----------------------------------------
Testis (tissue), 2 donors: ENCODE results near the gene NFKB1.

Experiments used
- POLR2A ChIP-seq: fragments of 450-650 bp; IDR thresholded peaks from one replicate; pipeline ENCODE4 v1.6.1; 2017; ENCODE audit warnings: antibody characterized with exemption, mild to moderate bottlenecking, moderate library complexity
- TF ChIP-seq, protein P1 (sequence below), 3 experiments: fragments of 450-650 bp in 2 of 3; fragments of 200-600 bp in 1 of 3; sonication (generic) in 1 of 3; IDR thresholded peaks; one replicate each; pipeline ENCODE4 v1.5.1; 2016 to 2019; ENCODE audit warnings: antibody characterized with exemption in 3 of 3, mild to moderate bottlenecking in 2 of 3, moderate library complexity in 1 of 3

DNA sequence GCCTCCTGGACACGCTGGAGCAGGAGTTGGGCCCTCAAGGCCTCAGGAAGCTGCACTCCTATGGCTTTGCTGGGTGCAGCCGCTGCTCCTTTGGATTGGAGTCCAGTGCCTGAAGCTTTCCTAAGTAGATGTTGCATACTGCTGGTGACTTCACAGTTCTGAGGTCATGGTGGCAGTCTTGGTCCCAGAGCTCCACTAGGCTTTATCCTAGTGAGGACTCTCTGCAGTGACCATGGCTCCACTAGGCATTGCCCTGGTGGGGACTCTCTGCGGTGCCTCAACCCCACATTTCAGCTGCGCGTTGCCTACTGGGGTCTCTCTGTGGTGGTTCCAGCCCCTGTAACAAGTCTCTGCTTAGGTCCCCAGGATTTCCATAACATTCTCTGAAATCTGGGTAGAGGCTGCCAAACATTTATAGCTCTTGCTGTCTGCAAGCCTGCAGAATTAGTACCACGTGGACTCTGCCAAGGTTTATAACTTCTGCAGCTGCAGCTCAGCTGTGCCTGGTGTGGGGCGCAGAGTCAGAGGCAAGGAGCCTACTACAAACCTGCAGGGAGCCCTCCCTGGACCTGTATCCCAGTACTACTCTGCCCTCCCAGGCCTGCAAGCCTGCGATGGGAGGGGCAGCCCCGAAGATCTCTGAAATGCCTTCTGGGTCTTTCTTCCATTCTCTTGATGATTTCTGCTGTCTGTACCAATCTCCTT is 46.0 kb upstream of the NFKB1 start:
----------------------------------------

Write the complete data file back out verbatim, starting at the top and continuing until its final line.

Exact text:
Testis (tissue), 2 donors: ENCODE results near the gene NFKB1.

Experiments used
- POLR2A ChIP-seq: fragments of 450-650 bp; IDR thresholded peaks from one replicate; pipeline ENCODE4 v1.6.1; 2017; ENCODE audit warnings: antibody characterized with exemption, mild to moderate bottlenecking, moderate library complexity
- TF ChIP-seq, protein P1 (sequence below), 3 experiments: fragments of 450-650 bp in 2 of 3; fragments of 200-600 bp in 1 of 3; sonication (generic) in 1 of 3; IDR thresholded peaks; one replicate each; pipeline ENCODE4 v1.5.1; 2016 to 2019; ENCODE audit warnings: antibody characterized with exemption in 3 of 3, mild to moderate bottlenecking in 2 of 3, moderate library complexity in 1 of 3

DNA sequence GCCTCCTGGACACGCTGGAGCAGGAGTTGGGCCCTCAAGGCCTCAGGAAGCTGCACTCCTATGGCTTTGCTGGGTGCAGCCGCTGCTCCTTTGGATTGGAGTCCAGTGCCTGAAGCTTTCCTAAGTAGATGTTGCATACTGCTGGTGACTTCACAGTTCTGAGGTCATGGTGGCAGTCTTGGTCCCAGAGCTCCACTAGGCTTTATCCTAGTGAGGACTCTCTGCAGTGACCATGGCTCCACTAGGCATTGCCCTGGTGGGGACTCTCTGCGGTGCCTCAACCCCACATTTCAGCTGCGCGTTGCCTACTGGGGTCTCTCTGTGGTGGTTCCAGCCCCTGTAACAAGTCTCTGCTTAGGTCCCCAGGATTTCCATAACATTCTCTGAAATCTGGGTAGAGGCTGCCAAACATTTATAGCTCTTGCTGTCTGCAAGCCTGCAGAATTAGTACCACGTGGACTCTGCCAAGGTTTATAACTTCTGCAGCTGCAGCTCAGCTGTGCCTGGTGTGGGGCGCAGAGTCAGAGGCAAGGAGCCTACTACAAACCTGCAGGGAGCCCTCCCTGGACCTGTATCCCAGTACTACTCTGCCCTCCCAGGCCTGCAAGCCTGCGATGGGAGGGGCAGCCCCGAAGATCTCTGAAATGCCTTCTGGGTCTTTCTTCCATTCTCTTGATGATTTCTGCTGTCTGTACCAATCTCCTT is 46.0 kb upstream of the NFKB1 start: